Note: This is a reposting of a review from the 2012 London Film
Festival to co-incide with the film's UK cinema release
It was no surprise that Mike Leigh was in the audience for the UK Premiere of Scott Graham's debut feature, Shell, during the 2012 London Film Festival. There is an element of improvisation about the film that can only have appealed to him. The film clearly appealed to Festival programmer Michael Hayden too. He introduced the film, in glowing terms, as one of his Festival favourites. Like Dominga Sotomayor, Scott Graham is unafraid of probing the darker, deeper currents of human relations and of denying the audience a neat backstory; like her, he displays a mature grasp of landscape and character; and, like her, he drew on his own experience for the film. Shell was developed from Graham's 2007 short of the same name, partly at the Binger Filmlab in Amsterdam; and co-funded by the UK Film Council, Creative Scotland and ZDF-Arte. It is a study in isolation that explores transgressive love, the ties that bind, and, ultimately, another watchful woman's journey to maturity and independence. It is another deft film about growing up, the steady collapse of a relationship, and about seeing: seeing through female eyes, through windows, and through relationships.
Scott Graham has described his film as, "a kind of road movie . . . a roadside movie," For Shell, he constructed a garage near Dundonnell, deep in the Western Highlands, and the film often feels like a windswept Western. The film's heroine, Shell (Chloe Pirrie), lives and works at the garage with her taciturn, damaged father, Pete (Joseph Mawle). As in Thursday Till Sunday, back-story information is released sparingly, allowing us space to think for ourselves. We learn that Shell's mother left them many years earlier, that Shell left school early and was subsequently taught at home by Pete, but little else. Pete's accent betrays his Yorkshire origins, but beyond that we are left to guess as to what lead to his retreat from the world. The claustrophobic intimacy of the family car in Sotomayor's film is replicated, here, by Graham's decision to locate his story exclusively in and around the remote garage. The magnificent mountains that encircle and enfold the garage intensifies the sense that the pair are trapped, and we, to our riveted delight, are trapped with them.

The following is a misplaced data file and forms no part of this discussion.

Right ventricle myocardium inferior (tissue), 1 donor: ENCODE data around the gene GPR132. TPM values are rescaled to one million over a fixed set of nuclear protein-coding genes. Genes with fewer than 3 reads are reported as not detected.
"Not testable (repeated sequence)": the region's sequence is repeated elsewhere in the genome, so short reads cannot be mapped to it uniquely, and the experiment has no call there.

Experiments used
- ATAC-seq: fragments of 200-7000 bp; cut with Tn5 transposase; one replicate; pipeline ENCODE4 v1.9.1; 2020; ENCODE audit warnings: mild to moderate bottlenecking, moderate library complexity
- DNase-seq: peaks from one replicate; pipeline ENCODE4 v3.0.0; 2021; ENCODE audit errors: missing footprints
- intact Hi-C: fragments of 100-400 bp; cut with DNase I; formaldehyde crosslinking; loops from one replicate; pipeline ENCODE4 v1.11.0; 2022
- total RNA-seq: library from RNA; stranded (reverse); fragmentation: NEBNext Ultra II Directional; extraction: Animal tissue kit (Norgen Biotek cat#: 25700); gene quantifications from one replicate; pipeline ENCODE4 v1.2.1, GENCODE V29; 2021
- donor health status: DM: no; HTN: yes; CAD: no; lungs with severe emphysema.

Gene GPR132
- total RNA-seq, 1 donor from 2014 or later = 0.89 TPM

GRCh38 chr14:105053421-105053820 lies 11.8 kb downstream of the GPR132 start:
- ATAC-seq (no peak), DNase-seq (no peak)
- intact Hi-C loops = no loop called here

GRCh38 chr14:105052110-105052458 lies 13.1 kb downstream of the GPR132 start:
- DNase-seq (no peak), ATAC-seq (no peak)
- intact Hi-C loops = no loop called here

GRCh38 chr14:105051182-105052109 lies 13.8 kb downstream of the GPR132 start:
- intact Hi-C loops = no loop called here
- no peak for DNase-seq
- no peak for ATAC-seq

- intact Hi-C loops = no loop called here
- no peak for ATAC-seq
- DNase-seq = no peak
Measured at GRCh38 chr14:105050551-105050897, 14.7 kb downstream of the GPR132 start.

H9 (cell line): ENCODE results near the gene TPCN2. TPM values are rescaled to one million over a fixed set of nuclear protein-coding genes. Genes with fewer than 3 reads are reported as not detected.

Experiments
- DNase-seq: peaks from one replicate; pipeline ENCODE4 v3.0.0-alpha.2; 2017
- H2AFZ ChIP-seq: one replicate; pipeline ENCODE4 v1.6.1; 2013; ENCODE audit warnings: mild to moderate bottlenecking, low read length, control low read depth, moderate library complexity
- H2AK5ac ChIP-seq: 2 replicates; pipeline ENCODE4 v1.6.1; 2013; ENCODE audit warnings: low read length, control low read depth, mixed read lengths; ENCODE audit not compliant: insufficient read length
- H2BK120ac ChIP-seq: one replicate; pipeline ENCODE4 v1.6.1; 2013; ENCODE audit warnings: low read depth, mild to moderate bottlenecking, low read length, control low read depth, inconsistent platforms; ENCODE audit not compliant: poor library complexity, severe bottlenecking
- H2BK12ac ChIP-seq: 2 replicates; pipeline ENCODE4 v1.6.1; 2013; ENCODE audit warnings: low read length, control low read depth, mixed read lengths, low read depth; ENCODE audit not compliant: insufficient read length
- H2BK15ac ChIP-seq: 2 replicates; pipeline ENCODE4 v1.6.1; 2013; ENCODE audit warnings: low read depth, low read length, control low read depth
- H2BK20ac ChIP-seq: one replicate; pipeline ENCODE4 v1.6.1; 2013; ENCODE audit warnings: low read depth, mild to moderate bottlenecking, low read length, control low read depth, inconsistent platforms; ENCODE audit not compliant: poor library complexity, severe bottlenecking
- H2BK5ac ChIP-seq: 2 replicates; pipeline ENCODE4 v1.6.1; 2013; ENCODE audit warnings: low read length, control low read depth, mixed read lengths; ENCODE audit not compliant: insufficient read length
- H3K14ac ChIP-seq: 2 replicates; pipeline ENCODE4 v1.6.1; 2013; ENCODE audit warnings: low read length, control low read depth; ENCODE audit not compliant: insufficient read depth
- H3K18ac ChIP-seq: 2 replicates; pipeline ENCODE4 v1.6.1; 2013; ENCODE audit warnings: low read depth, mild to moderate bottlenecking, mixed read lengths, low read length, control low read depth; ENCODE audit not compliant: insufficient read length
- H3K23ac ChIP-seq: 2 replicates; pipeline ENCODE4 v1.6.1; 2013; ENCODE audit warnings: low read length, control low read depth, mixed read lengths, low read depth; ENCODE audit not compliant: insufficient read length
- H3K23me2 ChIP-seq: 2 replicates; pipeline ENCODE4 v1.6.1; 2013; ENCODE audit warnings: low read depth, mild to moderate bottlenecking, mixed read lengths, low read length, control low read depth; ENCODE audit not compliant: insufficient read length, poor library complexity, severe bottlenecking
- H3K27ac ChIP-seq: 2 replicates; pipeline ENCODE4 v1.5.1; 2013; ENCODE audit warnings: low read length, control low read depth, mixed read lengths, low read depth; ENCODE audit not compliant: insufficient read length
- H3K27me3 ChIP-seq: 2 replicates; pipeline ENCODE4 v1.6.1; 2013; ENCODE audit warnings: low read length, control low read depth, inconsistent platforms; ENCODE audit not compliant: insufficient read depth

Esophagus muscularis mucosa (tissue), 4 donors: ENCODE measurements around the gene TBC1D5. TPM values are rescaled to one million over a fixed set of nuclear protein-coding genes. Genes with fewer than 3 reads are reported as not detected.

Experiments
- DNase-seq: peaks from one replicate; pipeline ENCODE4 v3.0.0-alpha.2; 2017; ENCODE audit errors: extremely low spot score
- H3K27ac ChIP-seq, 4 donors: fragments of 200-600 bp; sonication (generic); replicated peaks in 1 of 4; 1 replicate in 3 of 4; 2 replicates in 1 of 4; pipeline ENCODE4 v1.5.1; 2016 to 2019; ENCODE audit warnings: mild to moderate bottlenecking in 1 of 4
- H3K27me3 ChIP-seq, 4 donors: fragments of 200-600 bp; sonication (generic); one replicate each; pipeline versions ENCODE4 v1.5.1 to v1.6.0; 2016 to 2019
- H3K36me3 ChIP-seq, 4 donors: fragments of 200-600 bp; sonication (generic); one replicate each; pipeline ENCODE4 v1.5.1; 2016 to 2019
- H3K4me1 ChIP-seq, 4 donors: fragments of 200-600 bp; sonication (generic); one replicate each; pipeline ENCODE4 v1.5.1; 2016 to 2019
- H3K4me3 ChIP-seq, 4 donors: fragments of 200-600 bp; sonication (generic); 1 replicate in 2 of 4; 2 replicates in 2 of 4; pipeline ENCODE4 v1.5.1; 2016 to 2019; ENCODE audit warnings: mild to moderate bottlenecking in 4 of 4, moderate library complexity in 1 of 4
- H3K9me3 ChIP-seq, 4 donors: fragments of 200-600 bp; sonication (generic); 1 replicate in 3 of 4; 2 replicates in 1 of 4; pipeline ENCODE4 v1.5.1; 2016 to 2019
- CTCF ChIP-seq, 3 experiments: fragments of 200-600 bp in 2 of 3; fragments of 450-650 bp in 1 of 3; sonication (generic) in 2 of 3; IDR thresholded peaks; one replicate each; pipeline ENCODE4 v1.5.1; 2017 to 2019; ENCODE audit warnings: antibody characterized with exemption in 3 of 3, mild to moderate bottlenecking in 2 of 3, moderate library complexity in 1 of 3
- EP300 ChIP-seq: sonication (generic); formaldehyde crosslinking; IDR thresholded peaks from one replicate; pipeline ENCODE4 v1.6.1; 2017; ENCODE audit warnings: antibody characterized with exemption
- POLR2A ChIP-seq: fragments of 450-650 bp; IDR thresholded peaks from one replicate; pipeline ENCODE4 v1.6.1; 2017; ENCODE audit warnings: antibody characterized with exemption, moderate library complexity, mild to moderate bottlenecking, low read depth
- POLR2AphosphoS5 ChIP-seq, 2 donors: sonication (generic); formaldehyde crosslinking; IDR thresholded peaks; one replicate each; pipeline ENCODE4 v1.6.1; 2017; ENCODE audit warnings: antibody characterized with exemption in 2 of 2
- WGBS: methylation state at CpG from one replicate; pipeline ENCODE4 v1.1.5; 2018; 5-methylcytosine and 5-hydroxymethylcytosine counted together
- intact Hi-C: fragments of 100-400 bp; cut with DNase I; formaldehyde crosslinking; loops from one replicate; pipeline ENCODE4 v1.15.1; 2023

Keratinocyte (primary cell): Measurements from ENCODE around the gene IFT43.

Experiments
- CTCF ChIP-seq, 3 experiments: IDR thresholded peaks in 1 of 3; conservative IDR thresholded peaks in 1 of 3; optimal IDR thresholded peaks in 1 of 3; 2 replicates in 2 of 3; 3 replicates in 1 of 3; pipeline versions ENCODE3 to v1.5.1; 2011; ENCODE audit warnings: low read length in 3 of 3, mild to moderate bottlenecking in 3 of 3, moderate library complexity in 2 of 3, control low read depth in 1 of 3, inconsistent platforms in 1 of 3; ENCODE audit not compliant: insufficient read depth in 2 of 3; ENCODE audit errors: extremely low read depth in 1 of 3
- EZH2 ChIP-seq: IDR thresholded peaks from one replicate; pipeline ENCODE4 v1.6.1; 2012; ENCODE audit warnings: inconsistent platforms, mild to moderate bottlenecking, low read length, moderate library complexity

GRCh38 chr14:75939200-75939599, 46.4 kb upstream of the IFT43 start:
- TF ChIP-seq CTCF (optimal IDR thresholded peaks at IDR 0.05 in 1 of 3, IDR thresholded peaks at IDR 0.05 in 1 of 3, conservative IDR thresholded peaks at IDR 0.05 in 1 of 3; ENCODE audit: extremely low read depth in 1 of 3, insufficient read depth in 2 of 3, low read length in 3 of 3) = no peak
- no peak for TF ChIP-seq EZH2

Although Shell's isolated life at the garage is unexciting, she seems content to serve occasional regular customers such as lonely divorcee Hugh (Michael Smiley), and to serve her father's meals. As the story unfolds against a backdrop of daily domesticity and a ruggedly beautiful landscape, it becomes apparent that father and daughter need each other in unusual ways. Shell is always on hand to help Pete when he has one of his occasional epileptic fits and is determined to stand by him, not least because her mother had deserted him. A local likely lad, Adam (Iain de Caestaker) takes a shine to Shell, but she initially keeps him at arm's length, because her father is the unwilling and unwitting focus of her awakening sexual desire. Graham treats that daring incestuous undercurrent, which arises naturally as a logical possibility from his script, discreetly, without descending into prurience. Graham's treatment of landscape is similarly discreet. He worked for the Scottish Forestry Commission while awaiting the green light on his debut, and, although his love of landscape is evident, he doesn't descend into mawkishness. The Highlands are a howling presence in the film, and German cinematographer Yoliswa Gärtig renders it beautifully in a series of wide-angle,fixed-position shots, but, to Shell and Pete, it's just home, a symbol of their self-sufficent isolation.